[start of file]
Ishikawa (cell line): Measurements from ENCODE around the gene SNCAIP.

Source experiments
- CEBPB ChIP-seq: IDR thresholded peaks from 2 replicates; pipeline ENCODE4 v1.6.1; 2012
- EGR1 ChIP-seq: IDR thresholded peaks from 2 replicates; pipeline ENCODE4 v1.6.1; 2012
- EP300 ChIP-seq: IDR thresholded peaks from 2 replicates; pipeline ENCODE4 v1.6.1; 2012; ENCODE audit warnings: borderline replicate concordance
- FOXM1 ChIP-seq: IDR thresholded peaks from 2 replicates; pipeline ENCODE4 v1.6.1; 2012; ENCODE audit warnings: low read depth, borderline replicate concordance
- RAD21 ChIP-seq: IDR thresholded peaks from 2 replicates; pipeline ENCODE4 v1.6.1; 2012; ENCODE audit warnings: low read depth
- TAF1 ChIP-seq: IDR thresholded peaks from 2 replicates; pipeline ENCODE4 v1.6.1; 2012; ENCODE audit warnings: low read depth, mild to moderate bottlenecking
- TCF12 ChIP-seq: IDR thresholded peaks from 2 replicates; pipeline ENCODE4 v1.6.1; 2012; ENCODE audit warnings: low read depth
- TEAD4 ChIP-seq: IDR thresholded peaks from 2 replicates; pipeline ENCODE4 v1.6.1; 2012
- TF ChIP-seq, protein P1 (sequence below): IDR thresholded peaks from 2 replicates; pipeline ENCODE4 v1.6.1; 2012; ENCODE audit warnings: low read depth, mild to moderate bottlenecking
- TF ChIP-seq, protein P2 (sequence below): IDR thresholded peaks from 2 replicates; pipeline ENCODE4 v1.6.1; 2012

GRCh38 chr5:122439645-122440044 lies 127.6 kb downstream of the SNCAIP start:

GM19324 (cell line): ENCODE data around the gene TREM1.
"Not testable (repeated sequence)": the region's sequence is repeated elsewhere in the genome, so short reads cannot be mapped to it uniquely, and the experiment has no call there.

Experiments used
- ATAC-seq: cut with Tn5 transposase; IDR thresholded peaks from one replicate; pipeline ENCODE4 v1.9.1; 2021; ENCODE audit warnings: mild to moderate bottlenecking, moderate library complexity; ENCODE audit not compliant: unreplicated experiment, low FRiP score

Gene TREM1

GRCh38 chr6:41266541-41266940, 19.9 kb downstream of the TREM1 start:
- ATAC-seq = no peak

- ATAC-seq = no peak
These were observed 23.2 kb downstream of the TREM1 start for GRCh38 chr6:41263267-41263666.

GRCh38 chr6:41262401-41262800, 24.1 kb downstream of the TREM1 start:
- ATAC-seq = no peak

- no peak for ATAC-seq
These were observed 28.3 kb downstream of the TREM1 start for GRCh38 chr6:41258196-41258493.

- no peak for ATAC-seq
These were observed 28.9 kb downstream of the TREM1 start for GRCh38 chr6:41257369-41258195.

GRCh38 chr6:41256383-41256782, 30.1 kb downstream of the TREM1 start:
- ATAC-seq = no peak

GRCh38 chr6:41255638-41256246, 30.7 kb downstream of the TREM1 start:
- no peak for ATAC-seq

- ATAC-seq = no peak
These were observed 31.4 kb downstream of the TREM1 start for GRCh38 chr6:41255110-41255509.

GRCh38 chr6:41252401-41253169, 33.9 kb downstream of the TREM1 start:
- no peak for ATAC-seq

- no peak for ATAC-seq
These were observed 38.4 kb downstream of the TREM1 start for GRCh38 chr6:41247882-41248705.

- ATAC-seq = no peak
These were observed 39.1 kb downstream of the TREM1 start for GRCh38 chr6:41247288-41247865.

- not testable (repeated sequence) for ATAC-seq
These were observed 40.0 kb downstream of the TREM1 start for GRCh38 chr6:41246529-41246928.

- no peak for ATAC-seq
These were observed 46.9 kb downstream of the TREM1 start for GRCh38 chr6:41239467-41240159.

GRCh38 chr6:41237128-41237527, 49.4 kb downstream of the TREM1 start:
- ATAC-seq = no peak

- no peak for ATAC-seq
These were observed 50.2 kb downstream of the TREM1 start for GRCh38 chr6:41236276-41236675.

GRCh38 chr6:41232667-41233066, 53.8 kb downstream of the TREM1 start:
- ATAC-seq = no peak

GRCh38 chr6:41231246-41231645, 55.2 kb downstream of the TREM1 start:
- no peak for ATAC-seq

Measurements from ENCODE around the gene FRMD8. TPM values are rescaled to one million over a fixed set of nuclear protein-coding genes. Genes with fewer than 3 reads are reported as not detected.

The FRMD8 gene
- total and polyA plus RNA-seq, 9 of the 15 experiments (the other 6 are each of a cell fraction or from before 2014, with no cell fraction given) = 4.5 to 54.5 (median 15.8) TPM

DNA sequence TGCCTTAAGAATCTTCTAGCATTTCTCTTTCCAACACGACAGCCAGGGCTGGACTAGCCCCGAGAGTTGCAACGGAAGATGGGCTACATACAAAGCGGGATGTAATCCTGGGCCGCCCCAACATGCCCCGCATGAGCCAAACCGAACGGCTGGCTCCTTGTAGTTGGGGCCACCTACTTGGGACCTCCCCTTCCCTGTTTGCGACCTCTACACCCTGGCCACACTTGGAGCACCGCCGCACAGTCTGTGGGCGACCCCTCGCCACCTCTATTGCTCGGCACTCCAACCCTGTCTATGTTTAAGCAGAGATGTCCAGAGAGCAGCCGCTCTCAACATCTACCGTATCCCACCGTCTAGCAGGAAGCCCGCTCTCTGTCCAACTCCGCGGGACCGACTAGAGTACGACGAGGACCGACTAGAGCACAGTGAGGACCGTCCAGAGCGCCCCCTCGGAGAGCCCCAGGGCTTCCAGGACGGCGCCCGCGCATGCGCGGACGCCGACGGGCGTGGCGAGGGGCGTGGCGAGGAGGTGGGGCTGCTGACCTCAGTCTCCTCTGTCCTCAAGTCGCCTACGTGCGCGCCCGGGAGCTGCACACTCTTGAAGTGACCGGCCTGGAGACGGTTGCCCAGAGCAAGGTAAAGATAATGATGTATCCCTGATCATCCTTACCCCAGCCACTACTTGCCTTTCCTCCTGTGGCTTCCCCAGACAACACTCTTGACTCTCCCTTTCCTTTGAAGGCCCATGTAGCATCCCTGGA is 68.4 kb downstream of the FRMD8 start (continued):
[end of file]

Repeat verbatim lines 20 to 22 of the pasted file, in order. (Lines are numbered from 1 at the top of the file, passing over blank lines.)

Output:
- ATAC-seq = no peak

- ATAC-seq = no peak
These were observed 23.2 kb downstream of the TREM1 start for GRCh38 chr6:41263267-41263666.